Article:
Just when you think you've left your pimply teen years behind you, an angry outbreak erupts on your skin. You are shocked - aren't pimples supposed to happen only to teens and those with bad facial hygiene?
The truth is that acne can happen to people in their 20s and 30s, and even beyond - even to those who take excellent care in washing and caring for their skin.
One common statistic is that about one in four men and one in two women will be affected by adult acne in their lifetime.
What causes adult acne?
Acne develops when hair follicles in the skin become clogged with dead skin cells and oil. This is more likely to happen when one's skin produces excessive oil and sheds more dead skin cells. Bacteria can breed in these clogged hair follicles, resulting in infection and inflammation.
While the exact cause of acne is not fully understood, scientists and doctors know that there are several factors that are linked to adult acne. Hormonal fluctuations, particularly in women, can result in acne breakouts, while certain make-up formulations can clog the skin and cause congestion on skin's surface.
Less common is medication-induced acne, which can occur in people who are taking anti-epileptic medication, steroids, birth control pills or the mood-stabiliser lithium. In such cases, the acne will usually clear up once the patient stops medication. However, given the severity of most conditions which require such treatment in the first place, patients must consult their doctors before attempting to discontinue their medication.
Heredity also plays a part - if your family members have acne, you are more likely to develop adult acne as well.
The TCM perspective on acne
From a TCM perspective, however, acne can also signal other underlying health problems. "TCM believes that acne can be caused by both internal and external factors," said Dr Tang Yue from Eu Yan Sang in an e-mail interview with AsiaOne Health.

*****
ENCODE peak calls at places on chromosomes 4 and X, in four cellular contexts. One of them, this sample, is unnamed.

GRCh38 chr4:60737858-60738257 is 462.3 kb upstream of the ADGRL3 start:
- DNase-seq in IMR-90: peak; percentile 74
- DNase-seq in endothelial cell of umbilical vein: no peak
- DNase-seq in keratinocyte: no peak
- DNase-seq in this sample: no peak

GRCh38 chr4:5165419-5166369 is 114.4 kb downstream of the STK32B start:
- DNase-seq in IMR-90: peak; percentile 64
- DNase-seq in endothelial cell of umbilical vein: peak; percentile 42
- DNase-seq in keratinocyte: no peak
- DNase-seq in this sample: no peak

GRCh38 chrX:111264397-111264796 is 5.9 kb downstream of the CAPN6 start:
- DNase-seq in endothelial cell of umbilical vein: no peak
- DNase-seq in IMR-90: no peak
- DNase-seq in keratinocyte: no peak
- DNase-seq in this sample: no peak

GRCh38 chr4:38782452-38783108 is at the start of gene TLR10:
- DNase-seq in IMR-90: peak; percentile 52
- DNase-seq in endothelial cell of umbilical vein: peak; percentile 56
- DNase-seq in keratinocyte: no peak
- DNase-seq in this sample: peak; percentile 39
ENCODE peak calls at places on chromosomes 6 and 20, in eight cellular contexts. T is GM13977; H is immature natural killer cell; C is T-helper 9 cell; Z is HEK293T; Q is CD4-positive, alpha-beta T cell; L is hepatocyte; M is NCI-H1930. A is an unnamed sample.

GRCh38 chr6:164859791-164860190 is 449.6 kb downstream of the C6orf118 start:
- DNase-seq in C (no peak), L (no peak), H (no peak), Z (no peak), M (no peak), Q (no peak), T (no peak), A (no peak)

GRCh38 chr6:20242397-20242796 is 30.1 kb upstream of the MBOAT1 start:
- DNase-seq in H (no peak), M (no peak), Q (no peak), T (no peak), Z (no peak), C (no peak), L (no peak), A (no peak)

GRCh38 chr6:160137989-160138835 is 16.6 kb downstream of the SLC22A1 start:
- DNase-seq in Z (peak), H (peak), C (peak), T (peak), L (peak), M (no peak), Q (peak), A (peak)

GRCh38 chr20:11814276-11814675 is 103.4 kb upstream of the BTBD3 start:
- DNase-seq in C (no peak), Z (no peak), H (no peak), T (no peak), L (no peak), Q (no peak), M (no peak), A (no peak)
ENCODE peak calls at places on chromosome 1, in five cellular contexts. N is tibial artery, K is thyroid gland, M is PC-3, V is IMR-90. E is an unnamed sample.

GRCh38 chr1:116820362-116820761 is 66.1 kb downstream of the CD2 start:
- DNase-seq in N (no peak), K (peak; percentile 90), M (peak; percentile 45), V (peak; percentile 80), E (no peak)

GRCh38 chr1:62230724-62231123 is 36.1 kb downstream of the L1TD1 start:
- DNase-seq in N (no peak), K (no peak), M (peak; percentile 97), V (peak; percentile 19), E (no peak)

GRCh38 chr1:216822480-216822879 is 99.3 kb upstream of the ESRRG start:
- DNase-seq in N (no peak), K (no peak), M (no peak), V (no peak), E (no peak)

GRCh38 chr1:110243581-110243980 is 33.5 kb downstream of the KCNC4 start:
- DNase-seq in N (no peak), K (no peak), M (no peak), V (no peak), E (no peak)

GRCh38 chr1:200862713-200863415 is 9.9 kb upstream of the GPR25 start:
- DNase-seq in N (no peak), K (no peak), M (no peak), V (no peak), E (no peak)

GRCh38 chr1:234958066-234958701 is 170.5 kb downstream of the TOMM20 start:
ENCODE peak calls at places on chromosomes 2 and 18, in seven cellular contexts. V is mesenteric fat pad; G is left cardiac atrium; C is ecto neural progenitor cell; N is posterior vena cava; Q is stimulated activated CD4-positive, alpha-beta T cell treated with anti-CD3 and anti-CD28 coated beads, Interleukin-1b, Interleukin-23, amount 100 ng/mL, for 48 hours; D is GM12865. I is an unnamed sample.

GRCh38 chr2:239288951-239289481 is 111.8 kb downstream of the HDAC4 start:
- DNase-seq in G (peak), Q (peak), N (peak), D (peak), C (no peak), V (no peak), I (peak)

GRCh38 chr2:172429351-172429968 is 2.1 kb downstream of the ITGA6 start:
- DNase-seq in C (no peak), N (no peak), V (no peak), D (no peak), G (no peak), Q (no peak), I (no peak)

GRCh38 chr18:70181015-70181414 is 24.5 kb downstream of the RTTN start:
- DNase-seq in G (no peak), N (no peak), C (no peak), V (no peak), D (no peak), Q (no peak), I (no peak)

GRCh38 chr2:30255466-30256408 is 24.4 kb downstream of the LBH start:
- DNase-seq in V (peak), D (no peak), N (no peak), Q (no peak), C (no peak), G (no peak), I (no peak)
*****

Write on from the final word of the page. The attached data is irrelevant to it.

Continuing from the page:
Dr Tang, who holds a Ph.D. in Integrated Medicine from Nanjing University of TCM, explained that one of these internal factors is 'heat'.
"The area where acne occurs may suggest that there is considerable 'heat' in some part or organ of the body, though this is not always the case," she said.
"For example, if acne appears on the chest, it may suggest that there is 'heat' in the lungs. If acne occurs on the back, where the bladder channels are, then it might suggest excess 'heat' in the kidneys, since the kidneys and the bladder work in tandem with one another."
What about acne on the face?
"Some areas of the face are significant," said Dr Tang. "The mid-frontal area is linked to excessive gastric 'heat', while acne in the areas of the cheeks near the ears often mean 'heat' in the liver and gall bladder." She added that such a diagnosis is based on the distribution of the meridians in the body.
However, before you think that your acne is caused by some disturbance in your internal organs, check that you are cleansing your face properly.
Dr Tang says that in TCM, acne can be caused by external factors as well. This includes improper skin hygiene or unsuitable cosmetic products. She added that most causes of acne "are the combined result of both external and internal factors."
The conventional ways of treating adult acne include:
Topical creams containing benzoyl peroxide